Infographic: Credit card delinquencies inch up after three-year slide
While consumers are paying many of their loans on time, late
credit card payments saw an uptick in the third quarter of 2013, according to
the American Bankers Association.
The ABA defines delinquencies as payments 30 days
or more late. Delinquencies on bank-issued credit cards rose from 2.42 percent of all payments in
the second quarter of 2013 to 2.55 percent. Meanwhile, the composite ratio, which tracks eight types of closed-end (fixed payment) loans, dropped to a record low: 1.63 percent of all payments were delinquent.
Why the slight increase in the bank card delinquencies? They had fallen to a 19-year low in early 2013, a continuation of a steady slide that started in 2009. So there may have been nowhere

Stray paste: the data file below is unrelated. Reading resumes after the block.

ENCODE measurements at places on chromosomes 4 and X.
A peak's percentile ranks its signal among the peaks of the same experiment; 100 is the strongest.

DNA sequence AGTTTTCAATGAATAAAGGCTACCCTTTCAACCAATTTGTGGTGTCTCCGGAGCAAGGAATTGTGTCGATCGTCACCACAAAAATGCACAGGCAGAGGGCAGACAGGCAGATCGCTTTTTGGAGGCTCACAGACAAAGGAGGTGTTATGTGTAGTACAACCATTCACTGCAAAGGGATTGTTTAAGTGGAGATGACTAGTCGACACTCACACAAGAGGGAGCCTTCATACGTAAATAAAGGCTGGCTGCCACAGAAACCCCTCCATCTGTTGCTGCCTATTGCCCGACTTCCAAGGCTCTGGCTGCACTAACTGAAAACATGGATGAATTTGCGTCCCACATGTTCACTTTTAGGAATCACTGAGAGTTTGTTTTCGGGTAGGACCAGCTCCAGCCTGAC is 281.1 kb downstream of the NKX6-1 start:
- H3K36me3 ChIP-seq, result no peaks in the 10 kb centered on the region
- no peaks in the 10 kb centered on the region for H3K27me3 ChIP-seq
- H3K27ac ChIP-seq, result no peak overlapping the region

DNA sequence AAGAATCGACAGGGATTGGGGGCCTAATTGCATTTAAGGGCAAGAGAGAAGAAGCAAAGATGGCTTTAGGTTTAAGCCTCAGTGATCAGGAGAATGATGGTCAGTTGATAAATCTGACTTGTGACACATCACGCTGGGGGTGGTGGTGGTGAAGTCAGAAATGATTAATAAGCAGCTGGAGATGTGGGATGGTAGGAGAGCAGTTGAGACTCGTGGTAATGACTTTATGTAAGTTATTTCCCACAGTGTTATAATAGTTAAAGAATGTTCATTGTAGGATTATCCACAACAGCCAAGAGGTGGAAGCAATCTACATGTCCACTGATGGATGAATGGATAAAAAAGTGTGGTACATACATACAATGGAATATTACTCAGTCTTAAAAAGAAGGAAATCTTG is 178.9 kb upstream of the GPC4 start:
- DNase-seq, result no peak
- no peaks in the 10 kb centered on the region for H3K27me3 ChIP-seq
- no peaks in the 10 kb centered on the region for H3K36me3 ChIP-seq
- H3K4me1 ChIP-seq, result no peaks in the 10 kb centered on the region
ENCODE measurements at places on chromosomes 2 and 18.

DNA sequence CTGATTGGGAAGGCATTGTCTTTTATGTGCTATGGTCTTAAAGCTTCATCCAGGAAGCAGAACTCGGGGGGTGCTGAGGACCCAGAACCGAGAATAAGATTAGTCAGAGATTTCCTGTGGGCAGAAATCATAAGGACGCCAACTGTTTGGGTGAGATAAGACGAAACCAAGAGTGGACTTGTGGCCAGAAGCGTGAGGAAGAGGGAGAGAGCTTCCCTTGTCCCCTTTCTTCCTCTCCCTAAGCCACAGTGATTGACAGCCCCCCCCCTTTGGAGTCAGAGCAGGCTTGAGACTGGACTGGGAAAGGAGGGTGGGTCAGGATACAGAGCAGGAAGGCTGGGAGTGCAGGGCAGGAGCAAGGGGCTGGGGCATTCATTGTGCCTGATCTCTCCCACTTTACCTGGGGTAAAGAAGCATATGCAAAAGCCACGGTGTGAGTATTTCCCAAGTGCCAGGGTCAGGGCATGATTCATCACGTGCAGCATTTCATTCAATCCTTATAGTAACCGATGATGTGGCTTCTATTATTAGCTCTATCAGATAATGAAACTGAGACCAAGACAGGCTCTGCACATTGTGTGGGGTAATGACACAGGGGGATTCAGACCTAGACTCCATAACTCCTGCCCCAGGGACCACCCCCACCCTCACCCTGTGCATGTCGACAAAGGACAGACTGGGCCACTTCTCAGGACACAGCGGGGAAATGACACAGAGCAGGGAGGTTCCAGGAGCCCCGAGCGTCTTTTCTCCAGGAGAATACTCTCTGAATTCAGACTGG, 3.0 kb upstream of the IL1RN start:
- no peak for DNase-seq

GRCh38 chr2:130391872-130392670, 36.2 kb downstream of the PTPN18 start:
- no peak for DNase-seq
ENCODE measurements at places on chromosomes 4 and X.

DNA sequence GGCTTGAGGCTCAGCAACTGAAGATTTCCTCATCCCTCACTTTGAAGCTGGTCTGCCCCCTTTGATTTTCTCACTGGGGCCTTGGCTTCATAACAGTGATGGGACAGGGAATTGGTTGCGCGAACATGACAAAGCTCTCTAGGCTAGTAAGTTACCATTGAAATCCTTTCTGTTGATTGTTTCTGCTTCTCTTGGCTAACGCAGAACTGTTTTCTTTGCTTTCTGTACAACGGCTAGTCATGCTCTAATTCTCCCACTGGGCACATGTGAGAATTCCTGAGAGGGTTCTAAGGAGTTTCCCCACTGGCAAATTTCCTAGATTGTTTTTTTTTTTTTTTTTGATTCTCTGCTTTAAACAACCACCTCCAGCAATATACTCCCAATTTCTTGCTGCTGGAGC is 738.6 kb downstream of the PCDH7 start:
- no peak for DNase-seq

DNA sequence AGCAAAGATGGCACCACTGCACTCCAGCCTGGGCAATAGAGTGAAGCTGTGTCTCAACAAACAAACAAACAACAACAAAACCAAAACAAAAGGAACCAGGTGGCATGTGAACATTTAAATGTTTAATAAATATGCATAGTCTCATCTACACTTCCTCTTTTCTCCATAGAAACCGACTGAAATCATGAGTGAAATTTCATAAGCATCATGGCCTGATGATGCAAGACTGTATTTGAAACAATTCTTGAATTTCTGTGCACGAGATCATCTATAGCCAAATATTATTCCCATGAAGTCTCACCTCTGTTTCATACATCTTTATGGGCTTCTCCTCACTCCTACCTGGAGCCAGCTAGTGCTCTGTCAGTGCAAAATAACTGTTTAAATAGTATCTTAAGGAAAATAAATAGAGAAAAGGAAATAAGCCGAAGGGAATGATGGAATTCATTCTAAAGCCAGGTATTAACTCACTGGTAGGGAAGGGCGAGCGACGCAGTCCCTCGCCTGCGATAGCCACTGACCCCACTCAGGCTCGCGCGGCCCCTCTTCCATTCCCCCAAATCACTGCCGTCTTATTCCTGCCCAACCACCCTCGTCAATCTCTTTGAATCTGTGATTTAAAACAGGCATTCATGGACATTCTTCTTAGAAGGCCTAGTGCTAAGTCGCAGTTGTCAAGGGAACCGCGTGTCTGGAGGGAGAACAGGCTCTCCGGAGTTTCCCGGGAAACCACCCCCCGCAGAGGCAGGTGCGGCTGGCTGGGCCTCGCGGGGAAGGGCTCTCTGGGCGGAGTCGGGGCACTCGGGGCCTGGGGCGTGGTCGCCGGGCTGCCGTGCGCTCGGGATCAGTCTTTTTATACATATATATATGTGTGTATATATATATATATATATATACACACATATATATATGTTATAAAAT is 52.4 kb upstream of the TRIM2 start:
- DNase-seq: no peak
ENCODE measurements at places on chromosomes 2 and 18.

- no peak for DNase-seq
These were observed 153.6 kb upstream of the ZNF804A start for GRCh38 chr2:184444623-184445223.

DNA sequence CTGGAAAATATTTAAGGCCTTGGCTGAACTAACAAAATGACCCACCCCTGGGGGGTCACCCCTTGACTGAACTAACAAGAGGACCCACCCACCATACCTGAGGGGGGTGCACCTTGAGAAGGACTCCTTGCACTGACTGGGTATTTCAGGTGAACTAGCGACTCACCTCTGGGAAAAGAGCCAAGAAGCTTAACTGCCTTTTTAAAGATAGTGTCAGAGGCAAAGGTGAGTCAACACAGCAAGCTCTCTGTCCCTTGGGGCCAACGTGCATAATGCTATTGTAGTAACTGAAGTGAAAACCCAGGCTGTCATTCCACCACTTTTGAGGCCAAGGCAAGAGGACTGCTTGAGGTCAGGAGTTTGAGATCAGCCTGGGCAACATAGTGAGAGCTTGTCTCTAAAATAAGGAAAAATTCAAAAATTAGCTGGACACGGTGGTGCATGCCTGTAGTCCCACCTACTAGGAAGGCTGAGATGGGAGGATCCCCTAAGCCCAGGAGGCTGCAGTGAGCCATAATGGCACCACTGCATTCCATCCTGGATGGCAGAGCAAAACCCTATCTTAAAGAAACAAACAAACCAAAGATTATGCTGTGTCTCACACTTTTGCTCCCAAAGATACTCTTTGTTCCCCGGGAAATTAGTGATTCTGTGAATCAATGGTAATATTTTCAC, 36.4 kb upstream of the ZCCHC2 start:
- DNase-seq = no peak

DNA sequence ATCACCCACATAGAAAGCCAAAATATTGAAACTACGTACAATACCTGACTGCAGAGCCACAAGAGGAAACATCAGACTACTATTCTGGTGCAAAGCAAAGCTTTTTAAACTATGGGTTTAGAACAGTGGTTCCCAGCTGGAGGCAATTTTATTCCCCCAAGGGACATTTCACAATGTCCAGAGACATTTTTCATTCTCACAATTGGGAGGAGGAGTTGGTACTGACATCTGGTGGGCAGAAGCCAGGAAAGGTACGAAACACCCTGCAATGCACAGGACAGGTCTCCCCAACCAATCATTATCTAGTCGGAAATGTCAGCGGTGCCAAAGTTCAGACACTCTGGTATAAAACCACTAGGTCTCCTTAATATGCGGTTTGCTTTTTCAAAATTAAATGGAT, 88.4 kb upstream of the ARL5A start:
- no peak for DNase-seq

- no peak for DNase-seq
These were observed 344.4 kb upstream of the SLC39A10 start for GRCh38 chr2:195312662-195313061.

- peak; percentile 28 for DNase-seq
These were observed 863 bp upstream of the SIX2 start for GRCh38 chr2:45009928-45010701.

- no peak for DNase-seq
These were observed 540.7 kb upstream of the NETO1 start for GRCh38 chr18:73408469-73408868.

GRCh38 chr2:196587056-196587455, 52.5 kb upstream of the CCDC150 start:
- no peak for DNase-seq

to go but up. As it stands, bank card delinquencies remain well below the
highs reached during the recession.
"While bank card delinquencies saw a slight uptick, rates
are still more than 30 percent below their 15-year average," said James
Chessen, ABA's chief economist, in a news
release. "It will be difficult for bank card delinquencies to improve
further when they are already at such low levels."
The chart below shows the past five years of delinquency data for bank cards and
the composite ratio, which includes auto loans, home equity loans, personal loans, and loans to finance boats, mobile homes and property improvement.
See related: Card delinquencies hit 22-year low, More infographics
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Published: January 10, 2014